[…]

Private Eye’s current issue is an absolute blinder, I believe Catherine has already blogged on their Roger Alton/Independent story, but I specifically wanted to mention M.D’s column this issue (Eye 1220). It’s very short, but is a follow up to his earlier piece on the cervical cancer vaccine, which I blogged on in July. You can’t read the latest piece on their website, only in the print edition, and as its only a short piece, I thought I would type it in here in its entireity in the hope of avoiding any misunderstandings about the content. If M.D or Private Eye object, I will, of course, remove it and put a summery in instead…

“M.D’s campaign on behalf of parents who want their daughter(s) to be protected from genital warts (very common) as well as cervical cancer (very rare) is not going well. The government has chosen the Ceravix vaccine rather than Gardasil, presumably on grounds of cost although the contract price remains confidential.

Many sexual health experts reccomend Gardasil and have given it to their children. As Peter Greenhouse in Bristol puts it: “You’d be mad not to protect your daughter against warts too if you can afford it.” One solution would be to offer all parents the choice of topping up with the more expensive vaccine while keeping all girls in the same programme.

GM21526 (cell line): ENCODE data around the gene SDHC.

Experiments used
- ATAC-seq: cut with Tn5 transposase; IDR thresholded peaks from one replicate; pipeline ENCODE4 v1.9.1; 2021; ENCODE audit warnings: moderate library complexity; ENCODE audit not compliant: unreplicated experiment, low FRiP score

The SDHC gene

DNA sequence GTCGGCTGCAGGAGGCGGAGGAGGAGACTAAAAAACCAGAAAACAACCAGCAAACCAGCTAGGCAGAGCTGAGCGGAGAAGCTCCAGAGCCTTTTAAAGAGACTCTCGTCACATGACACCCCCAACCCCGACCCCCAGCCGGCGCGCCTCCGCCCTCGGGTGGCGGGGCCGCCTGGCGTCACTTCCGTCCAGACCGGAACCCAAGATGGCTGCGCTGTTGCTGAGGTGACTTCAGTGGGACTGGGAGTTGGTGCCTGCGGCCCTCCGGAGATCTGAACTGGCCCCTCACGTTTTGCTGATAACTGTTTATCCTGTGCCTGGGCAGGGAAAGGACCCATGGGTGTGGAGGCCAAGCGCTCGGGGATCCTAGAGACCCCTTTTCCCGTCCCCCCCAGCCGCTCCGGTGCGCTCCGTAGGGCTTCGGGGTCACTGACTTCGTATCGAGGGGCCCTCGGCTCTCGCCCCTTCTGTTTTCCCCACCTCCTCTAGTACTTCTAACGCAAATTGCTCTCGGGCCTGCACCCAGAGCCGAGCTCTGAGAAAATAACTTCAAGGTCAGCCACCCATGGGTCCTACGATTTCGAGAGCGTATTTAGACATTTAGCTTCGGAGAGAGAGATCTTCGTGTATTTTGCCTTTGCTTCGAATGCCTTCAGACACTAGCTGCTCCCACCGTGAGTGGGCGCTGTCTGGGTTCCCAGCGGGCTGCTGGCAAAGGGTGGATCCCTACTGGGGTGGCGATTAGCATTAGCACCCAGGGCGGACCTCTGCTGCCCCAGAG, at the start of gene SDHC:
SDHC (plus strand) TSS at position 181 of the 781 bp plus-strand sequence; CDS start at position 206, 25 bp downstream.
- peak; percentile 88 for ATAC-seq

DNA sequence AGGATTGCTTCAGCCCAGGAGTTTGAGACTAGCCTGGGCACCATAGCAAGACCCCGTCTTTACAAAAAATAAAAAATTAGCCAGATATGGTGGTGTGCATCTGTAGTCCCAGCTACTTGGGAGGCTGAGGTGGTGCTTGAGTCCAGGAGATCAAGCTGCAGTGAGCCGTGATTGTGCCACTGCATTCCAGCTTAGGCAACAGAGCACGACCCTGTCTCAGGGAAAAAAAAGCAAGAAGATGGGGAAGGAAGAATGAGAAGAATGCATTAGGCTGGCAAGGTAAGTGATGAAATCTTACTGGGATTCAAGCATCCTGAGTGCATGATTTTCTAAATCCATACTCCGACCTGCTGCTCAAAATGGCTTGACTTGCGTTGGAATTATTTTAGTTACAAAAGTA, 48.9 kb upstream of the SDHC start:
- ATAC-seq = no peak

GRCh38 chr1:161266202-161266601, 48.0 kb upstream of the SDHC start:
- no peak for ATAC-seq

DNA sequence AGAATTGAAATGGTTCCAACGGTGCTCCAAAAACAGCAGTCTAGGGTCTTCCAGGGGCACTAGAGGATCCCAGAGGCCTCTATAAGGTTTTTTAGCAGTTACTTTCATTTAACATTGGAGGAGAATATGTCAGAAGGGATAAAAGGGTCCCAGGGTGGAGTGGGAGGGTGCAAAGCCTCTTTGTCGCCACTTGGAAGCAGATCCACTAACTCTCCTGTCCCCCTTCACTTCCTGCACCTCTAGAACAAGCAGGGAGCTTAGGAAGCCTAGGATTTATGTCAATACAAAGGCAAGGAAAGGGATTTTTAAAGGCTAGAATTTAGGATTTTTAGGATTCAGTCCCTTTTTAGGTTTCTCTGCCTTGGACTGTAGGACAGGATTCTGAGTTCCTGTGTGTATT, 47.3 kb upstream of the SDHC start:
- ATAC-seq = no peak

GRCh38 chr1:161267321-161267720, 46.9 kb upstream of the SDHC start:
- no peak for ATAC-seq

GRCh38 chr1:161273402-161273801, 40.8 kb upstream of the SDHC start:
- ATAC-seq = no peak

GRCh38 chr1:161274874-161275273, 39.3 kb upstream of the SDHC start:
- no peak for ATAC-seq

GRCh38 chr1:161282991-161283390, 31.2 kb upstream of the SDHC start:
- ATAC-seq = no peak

However, the NHS vaccine programme does not allow this and parents not only have to pay the full cost of the vaccine, but also have to pay for it to be privately administered (£400 is the price I’m paying for my daughter). So parents choosing a vaccine with wider coverage against disease have to pay through the nose, take their daughters out of school and isolate them from their peer group. Once again, Labour’s patient choice mantra doesn’t bear scrutiny.”

No wonder M.D’s cross…

Elsewhere in the same issue, there’s one of those short media pieces about how the moral indignation the Daily Mail has shown concerning the increasingly sexed up ‘Coronation Street’ doesn’t quite match up with the picture of actress Helen Flanagan (Rose Webster) it chose to illustrate it, or its increased leering over pictures of Emma ‘Hermione’ Watson when she’s off duty or posing for shoots in other magazines.

There’s also a fascinating, not to mention depressing, account of the SNP, their councilor Jahangir Hanif, his daughter Noor, and their trip to Durra in the Federally Administered Tribal Area of Pakistan, which I can’t even begin to summarise here…

Over at SCHnews, the writers have been enjoying the credit crunch, whilst being understandably wary of the horrors to come, and the Economist was also moved to be satirical a few weeks back now, also on the horrors to come. There’s also a piece in the same publication on a whole other set of horrors to come in the form of data mining, just to spoil your day and put the fear of… whatever… into you. And in slightly lighter, but critical, vein is a review of Alison Light’s book ‘Mrs Woolf and the Servents: An Intimate History of Domestic Life in Bloomsbury’, which would seem to suggest that the liberated Virginia Woolf and her sister Vanessa Bell didn’t quite manage to pass on women’s liberation to the women below stairs. Does liberation, like charity, start at home? clearly not…